Recent climate change-exacerbated heatwaves in the western Canadian province of British Columbia have left hundreds dead. According to British Columbia’s chief coroner, of the 719 sudden deaths between June 25 and July 1, many were “older individuals living alone in private residences with minimal ventilation.” Many people waited hours for emergency medical assistance. Studies show that excessive heat disproportionately harms people belonging to marginalized groups, including older people and people with disabilities.
Municipalities and First Nations across British Columbia set up cooling centers in the past weeks. However, older individuals, homeless people, and those with disabilities or chronic medical conditions, may not find it easy to relocate, even temporarily. Many rely on continuity-based services and have specific accessibility requirements. For those outside of urban centers, access can be even more difficult.
Canada is warming at twice the global rate, making heatwaves more frequent and intense. Rapid warming has contributed to a 58.4 percent increase in heat-related deaths of people over 65 in less than two decades in Canada, with similar negative trends in the United States and Germany.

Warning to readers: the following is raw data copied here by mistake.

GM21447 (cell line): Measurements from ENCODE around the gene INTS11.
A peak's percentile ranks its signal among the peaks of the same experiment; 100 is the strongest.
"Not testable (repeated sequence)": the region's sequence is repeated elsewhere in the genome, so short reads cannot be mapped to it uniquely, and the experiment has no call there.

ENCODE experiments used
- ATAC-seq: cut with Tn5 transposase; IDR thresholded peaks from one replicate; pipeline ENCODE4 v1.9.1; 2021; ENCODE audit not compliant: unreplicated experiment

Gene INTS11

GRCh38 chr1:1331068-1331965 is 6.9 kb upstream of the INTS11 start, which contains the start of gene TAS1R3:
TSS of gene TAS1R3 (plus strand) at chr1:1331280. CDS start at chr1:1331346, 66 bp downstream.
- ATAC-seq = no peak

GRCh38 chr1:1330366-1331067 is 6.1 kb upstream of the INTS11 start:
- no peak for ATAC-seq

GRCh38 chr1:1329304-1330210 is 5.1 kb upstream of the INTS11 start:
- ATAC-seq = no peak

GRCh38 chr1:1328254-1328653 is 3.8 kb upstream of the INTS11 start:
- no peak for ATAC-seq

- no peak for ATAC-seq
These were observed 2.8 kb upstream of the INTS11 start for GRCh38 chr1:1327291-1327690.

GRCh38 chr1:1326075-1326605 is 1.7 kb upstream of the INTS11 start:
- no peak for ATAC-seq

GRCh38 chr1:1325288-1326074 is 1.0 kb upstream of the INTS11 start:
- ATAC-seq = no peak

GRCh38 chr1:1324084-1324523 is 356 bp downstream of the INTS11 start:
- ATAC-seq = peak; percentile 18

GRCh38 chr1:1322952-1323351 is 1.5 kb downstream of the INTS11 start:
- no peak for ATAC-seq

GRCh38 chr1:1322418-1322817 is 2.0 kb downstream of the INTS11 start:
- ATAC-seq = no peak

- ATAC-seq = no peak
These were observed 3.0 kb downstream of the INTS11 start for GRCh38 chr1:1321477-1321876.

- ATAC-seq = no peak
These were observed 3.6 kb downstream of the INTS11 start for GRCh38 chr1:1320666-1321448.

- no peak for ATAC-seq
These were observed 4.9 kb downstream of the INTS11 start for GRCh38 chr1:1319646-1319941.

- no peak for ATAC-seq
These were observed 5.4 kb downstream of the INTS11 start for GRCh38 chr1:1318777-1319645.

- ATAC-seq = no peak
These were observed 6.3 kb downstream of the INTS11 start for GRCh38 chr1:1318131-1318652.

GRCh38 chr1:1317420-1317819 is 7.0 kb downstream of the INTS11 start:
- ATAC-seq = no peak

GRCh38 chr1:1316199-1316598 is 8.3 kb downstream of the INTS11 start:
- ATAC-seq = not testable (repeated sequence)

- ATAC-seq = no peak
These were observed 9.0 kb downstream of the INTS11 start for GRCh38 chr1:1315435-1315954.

While there is no reporting yet on the impacts of this year’s extreme heat on people with disabilities, during the 2018 Montreal heatwaves, 25 percent of those who died had schizophrenia. People with psychosocial disabilities have two to three times higher risk of death during heatwaves, in part because of the impact of certain medications on the body’s ability to thermoregulate.
The need for a comprehensive climate response is urgent. The provincial government of British Columbia is currently accepting public feedback on its draft Climate Preparedness and Adaptation Strategy. The existing strategy does not mention heat-related impacts on older people and people with disabilities. The city of Vancouver is developing a 2050 Climate Change Adaptation Strategy.
Officials should actively consult with and include recommendations of older people and people with disabilities, among other groups, including in rural, remote, and Indigenous communities. It is essential that those most at risk of extreme heat and other climate-related impacts are among the leading voices in planning and response to ensure the rights of their communities are upheld.